Object Title

Cutlass

Cutlass

Date

1750-1815

Object Number

IX.1802

Provenance

Purchased from D.S. Davies, Antiquarius, September 1978. Previously sold at Wallis and Wallis, Lewes, 4th November 1976, Lot 505.

Physical Description

Iron half basket, consisting of a shell on the outside of the hand, curved to protect the hand; a knuckle bow; a straight guard on the outside of the hand which like the knuckle bow fits into the brass grip at the pommel; a scroll guard between the knuckle bow and the outer guard; and a small rear quillon. Cast brass grip marked with spiral bands, of alternately concave and convex section. Grip ends in a flat cap pommel with a cylindrical tang button.


Straight single edged blade with a false edge for 165 mm (6 1/2 in) from the spear point. Single narrow fuller running along the back from the shoulder to the false edge.

Dimensions

Dimensions: Overall length: 845 mm (33 1/4 in), blade length: 708 mm (27 7/8 in) Weight: 1 kg 20.6 gm (2 lb 4 oz)

Inscriptions and Marks

On the shell, engraved: a crowned 'R', and to its right, 'A'.On the pommel, stamped: a six-pointed star.On the inside of the blade, stamped: a seven petalled rosette.On the outside of the blade, stamped: a coat of arms in a lozenge, possibly crowned, the arms apparently a cross quartering two pales or paly (the town mark of Barcelona); a crowned anchor flanked by 'B' (or 'R') and 'A'.

Associations

Places Spain

Notes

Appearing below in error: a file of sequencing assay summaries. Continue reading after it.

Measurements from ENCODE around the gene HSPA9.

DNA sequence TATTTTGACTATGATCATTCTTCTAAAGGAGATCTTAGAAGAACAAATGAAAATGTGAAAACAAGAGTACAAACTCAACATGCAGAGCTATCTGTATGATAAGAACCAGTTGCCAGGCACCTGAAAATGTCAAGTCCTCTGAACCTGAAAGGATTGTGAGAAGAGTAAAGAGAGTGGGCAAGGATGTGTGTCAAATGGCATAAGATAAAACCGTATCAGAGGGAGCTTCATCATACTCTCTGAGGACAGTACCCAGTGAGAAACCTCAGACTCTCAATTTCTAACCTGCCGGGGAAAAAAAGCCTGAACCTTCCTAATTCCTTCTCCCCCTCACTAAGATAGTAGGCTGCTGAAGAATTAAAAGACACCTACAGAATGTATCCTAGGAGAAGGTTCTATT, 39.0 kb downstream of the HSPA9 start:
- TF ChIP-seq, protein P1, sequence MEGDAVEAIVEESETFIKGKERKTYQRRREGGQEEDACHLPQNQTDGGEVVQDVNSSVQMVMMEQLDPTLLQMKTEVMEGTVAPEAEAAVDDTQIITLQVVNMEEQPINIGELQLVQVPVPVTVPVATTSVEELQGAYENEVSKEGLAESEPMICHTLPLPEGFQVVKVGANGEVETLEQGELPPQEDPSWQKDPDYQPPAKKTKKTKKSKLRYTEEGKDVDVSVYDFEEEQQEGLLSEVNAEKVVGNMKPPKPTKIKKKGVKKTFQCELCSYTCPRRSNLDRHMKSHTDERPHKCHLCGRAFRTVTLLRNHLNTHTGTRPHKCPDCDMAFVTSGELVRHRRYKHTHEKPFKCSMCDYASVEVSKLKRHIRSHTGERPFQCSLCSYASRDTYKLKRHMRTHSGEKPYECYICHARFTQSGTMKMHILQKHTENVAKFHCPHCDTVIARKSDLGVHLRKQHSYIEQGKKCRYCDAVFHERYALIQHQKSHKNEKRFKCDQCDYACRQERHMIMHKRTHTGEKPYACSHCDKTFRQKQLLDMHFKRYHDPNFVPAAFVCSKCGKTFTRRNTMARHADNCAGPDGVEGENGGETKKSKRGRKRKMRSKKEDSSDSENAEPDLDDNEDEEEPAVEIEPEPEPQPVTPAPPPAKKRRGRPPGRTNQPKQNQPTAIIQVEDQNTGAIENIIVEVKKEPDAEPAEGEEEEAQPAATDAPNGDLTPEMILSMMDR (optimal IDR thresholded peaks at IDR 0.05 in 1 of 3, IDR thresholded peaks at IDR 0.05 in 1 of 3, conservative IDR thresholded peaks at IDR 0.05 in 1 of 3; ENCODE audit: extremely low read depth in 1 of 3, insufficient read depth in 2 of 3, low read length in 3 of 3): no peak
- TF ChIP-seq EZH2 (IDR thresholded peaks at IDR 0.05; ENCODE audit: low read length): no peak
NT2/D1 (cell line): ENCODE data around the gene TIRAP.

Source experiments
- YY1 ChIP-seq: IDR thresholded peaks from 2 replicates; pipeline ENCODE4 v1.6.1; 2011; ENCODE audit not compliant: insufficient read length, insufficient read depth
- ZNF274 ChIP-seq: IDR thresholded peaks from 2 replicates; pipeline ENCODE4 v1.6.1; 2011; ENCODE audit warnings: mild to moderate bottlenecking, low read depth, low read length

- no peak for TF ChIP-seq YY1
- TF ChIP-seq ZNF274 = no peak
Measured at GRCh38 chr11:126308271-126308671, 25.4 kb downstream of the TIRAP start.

A similar sword, but missing its side guard, was in Wallis and Wallis sale, 28th February 1977, Lot 1000. Both this sword and IX.1802 when sold in the same rooms in 1976 (see above) were catalogued as late 17th-century English Militia swords. However the presence of the Barcelona town mark (cf. similar marks in E. Heer, 'Der Neue Stockel', III, 1982, p.1528) points to Spain. A number of early 19th-century Spanish military patterns with guards which are broadly similar are illustrated in B.B. Rubi, 'El Arammento Portatil Espanol (1764-1939)', especially the grenadiers sword of 1803, No.1 on p.75. The anchor mark suggests the sword may be a naval weapon. A similar sword was brought in to the Tolson Memorial Museum, Huddersfield for identification in 1991 (see correspondence and photographs on inv. file). It had the same engraved letters on the guard, but the blade had (inside) a lion passant, and (outside ?) a crown(?) and chevron or arrow, and 'P' over 'I'. Another, similar sword sent in (photo only) sent in for identification by a Mr George (via IWM - photos & correspondence on inv.file) with unidentified mark on blade.